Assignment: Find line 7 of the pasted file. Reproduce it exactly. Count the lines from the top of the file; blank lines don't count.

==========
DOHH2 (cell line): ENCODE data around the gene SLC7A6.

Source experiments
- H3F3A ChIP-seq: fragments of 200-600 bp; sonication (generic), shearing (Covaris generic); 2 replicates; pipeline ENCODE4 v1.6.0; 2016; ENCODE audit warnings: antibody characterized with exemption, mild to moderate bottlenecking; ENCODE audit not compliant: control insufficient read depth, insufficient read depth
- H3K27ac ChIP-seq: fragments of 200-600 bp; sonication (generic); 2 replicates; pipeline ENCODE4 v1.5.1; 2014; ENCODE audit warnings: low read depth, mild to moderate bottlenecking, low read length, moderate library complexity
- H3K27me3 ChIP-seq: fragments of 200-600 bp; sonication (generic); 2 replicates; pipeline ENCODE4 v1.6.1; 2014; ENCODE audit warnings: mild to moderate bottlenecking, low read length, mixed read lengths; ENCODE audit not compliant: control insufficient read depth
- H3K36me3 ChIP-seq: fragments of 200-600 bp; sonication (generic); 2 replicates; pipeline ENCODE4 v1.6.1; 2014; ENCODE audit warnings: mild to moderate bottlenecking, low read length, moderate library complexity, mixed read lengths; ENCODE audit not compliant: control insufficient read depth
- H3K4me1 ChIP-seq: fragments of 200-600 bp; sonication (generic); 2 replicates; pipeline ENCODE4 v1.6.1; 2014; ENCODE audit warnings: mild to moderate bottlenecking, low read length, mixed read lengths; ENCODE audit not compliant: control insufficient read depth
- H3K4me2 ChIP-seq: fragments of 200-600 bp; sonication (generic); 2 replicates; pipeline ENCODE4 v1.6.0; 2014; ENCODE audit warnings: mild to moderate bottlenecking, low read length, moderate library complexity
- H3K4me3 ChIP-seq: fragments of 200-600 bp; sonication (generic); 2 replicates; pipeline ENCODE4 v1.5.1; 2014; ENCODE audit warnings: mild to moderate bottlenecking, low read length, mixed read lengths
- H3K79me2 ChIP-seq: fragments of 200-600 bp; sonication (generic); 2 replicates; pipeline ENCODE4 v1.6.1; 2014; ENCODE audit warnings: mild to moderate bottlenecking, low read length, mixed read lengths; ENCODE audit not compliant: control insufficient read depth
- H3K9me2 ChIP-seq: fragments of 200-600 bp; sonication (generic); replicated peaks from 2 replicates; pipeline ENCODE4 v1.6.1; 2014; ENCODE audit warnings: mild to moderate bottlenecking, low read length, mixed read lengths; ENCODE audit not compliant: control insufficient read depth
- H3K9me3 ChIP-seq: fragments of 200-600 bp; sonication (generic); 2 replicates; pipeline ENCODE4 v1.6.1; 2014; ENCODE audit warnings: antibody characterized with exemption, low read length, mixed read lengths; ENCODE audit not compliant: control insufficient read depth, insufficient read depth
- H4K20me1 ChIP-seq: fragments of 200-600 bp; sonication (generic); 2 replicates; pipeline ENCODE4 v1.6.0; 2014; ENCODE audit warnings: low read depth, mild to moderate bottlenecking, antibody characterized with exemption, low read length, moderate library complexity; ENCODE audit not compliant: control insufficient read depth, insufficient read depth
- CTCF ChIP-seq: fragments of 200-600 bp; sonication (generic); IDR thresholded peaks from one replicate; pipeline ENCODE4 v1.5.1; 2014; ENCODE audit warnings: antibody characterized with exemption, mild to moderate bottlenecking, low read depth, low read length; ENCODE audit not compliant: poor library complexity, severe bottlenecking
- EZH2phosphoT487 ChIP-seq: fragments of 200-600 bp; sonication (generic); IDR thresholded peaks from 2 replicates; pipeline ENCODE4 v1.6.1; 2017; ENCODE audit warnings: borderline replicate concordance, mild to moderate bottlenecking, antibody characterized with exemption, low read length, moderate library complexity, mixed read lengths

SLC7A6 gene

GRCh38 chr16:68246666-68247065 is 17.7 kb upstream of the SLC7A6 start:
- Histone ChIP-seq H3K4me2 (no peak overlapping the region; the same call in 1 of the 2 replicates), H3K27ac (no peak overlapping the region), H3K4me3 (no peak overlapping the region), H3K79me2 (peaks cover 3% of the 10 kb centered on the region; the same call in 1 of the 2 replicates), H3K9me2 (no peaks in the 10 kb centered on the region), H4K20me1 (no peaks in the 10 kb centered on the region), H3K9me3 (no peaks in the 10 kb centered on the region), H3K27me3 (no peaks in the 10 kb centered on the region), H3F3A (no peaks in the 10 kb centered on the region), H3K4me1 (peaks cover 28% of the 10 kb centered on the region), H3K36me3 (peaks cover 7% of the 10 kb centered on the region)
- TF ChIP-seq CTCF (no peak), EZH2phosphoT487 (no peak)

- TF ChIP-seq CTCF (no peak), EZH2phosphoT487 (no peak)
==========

- H3K4me1 ChIP-seq: fragments of 200-600 bp; sonication (generic); 2 replicates; pipeline ENCODE4 v1.6.1; 2014; ENCODE audit warnings: mild to moderate bottlenecking, low read length, mixed read lengths; ENCODE audit not compliant: control insufficient read depth